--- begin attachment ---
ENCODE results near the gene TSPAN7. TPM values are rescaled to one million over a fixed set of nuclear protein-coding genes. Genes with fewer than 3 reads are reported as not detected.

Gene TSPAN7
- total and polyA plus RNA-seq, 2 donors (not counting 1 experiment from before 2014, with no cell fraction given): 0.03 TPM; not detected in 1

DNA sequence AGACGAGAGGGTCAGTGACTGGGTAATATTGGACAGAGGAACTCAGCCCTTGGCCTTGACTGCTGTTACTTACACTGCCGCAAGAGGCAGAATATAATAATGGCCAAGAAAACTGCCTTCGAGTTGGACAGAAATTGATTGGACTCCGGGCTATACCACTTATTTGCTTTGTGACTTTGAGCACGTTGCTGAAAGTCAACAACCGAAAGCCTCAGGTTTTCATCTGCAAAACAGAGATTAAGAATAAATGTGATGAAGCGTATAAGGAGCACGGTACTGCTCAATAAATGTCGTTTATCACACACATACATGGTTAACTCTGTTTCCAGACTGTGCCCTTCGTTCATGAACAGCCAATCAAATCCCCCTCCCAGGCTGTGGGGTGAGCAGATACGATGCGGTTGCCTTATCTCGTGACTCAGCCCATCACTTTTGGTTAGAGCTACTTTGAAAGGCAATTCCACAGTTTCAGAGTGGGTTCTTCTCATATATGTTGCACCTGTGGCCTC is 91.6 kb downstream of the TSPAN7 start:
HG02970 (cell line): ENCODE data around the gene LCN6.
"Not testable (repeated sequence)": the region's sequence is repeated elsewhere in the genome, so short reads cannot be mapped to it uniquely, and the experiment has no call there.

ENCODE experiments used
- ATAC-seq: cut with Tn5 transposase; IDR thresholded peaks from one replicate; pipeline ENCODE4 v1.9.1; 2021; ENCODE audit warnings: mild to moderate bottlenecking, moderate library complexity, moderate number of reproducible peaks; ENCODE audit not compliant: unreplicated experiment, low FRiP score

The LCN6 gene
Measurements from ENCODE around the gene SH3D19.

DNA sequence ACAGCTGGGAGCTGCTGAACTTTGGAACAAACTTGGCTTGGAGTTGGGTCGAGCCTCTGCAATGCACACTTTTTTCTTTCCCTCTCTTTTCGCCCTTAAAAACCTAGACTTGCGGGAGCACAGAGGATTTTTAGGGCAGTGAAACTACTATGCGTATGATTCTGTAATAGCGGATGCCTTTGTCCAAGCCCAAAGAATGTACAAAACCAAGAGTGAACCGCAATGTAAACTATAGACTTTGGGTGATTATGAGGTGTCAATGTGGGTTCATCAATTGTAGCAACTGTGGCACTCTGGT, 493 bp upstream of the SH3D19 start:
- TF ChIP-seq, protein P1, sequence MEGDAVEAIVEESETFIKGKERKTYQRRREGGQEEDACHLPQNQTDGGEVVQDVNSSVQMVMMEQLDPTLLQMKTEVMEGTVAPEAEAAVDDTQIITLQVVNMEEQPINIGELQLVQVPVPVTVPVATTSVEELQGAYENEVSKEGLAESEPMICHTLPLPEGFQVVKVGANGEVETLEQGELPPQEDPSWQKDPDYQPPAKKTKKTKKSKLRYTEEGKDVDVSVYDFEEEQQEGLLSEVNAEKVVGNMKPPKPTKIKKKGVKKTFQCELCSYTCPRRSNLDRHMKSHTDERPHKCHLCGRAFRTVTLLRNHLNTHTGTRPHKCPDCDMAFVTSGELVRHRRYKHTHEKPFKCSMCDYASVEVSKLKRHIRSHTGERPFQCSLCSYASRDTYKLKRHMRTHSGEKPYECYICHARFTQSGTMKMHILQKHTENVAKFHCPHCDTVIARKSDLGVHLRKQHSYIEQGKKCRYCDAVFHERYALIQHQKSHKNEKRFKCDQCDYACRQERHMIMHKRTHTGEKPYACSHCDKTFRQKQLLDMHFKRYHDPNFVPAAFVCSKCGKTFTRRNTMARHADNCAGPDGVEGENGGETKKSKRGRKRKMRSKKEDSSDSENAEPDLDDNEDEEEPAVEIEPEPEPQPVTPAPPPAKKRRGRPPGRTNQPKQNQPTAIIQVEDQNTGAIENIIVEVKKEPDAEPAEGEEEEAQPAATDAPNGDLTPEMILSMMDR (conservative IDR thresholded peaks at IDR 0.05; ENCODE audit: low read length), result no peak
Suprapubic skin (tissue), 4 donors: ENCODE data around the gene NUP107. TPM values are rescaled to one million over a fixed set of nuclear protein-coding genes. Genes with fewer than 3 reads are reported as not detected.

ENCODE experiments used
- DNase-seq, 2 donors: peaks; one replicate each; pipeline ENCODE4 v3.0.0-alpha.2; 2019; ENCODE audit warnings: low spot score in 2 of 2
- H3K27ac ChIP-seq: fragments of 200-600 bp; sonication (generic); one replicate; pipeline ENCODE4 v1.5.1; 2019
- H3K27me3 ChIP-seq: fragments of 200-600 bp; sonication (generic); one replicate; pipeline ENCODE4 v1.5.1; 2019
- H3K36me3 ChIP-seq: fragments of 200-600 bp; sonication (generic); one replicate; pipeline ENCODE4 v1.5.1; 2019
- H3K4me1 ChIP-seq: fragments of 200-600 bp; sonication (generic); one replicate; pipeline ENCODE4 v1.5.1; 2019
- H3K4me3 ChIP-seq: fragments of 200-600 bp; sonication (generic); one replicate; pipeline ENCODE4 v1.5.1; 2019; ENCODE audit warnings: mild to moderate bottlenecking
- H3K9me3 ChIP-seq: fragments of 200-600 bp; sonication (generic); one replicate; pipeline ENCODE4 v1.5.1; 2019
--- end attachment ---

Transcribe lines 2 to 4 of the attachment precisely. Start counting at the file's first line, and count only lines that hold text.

Gene TSPAN7
- total and polyA plus RNA-seq, 2 donors (not counting 1 experiment from before 2014, with no cell fraction given): 0.03 TPM; not detected in 1

DNA sequence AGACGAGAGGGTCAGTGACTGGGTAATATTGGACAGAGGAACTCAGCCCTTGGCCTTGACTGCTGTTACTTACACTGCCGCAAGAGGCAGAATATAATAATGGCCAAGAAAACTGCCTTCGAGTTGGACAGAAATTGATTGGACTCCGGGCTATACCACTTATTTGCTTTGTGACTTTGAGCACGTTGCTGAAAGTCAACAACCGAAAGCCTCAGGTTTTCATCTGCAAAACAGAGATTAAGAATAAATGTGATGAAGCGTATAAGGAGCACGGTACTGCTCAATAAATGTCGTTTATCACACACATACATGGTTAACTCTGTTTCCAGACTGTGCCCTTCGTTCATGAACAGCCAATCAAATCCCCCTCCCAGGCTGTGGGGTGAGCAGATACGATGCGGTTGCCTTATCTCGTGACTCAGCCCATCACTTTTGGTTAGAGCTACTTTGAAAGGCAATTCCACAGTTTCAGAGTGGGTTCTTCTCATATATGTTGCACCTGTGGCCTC is 91.6 kb downstream of the TSPAN7 start: